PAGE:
|Publication number||US3971931 A|
|Application number||US 05/543,383|
|Publication date||Jul 27, 1976|
|Filing date||Jan 23, 1975|
|Priority date||Jan 23, 1975|
|Publication number||05543383, 543383, US 3971931 A, US 3971931A, US-A-3971931, US3971931 A, US3971931A|
|Inventors||Robert E. Jehle|
|Original Assignee||The United States Of America As Represented By The Secretary Of The Navy|
|Export Citation||BiBTeX, EndNote, RefMan|
|Patent Citations (4), Non-Patent Citations (2), Referenced by (31), Classifications (21)|
|External Links: USPTO, USPTO Assignment, Espacenet|
The present invention relates generally to light projection systems and more particularly to light valve projection systems.
Conventional scanning and display devices have suffered from time bandwidth limitations since they have generally relied upon standard television systems utilizing conventional vidicon tube scanners and CRT monitors. The frequency response of these conventional television systems does not provide the resolution necessary for optical surveillance systems especially when coupled to a projection which produces a magnified image.
As a result of these limitations, photodetector scanning arrays have been utilized in conjunction with light emitting diodes which each have a time bandwidth response of approximately 1 to 2 megahertz. Since each element of the array increases the bandwidth, a typical array of 100 elements provides a bandwidth of 100 to 200 megahertz which is sufficient information for a detailed image on even a large screen.
However, it has been found that an LED output array does not produce sufficient light to project a bright picture without further amplification. Although light valves have been used to amplify light, they are generally used used in conjunction with conventional television systems rather than LED's since the output of the LED's is insufficient to activate the light valve. Therefore, the prior art systems leave the choice between a photodetector scanning array in conjunction with LEDs which gives a projected picture with good clarity and resolution but insufficient brightness, or a conventional scanning and display device which produces a picture that is sufficiently bright but lacks clarity and resolution.
The present invention overcomes these disadvantages and limitations by inserting a vacuum tube image intensifier between a LED image display and a light valve. The invention includes a conventional reflective type light valve connected to an image intensifier tube by way of optic fibers to control the system's linearily. A mechanically operated lens and prism device may be used to scan the image bearing LED radiation onto the external face of the photocathode of the image intensifier. Weak light produced by the LED array is amplified in the image intensifier tube and projected via fiber optics to the light valve. The image intensifier acts as an amplifier and a wavelength converter of the incident image bearing radiation. The light valve produces an output image which is created by a high intensity light source controlled by the amplified LED array light.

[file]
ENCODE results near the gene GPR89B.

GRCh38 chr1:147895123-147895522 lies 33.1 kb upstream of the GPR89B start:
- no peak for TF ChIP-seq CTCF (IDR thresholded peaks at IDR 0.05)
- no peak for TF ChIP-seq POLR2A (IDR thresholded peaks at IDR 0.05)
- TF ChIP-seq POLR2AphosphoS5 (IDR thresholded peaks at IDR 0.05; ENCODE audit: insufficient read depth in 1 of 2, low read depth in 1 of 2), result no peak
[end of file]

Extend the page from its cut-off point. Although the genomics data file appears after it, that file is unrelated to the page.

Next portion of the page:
It is therefore an object of the present invention to provide an improved light projection device.
It is also an object of the present invention to provide a light projection device for intensifying faint sources of light.
Another object of the invention is to provide a compact and inexpensive device for projecting the outputs of LED into a bright image.
Yet another object of the present invention is to provide a light projection device for converting the wavelength of dim incident image information from the invisible to the visible spectrum.
Other objects, advantages and novel features of the invention will become apparent from the following detailed description of the invention when considered in conjunction with the accompanying drawings wherein:
FIG. 1 discloses a cross-sectional view of one embodiment of the present invention tube in conjunction with a device for scanning an LED array.
FIG. 2 is a side view of a display device using the embodiment shown in FIG. 1.
FIG. 1 discloses a cross-sectional view of image intensifier vacuum tube 48 optically coupled by a fiber optic plate 24 to light valve 46 and the associated light input optics. The light emitting diode array 10 emits image information which is condensed by lens 12 and reflected by stationary mirror 16 to rotating mirror 14 which continuously scans the image bearing radiation across the face of the photocathode 18 of the image intensifier section 48. Upon local reception of the image, the photocathode produces an electron image 20 which is accelerated by the applied electric field across the vacuum of image intensifier 48 onto phosphor surface 22 to produce an intensified, unbroken visible image on the the phosphor surface 22. The wavelength of the image information may be in either the near infrared, visible, or ultraviolet spectrum. This intensified visible image is transmitted traversely from the image intensifier section 48, through fiber optic plate 24, to a transparent conductive electrode 26 which is the initial layer of the light valve section 46.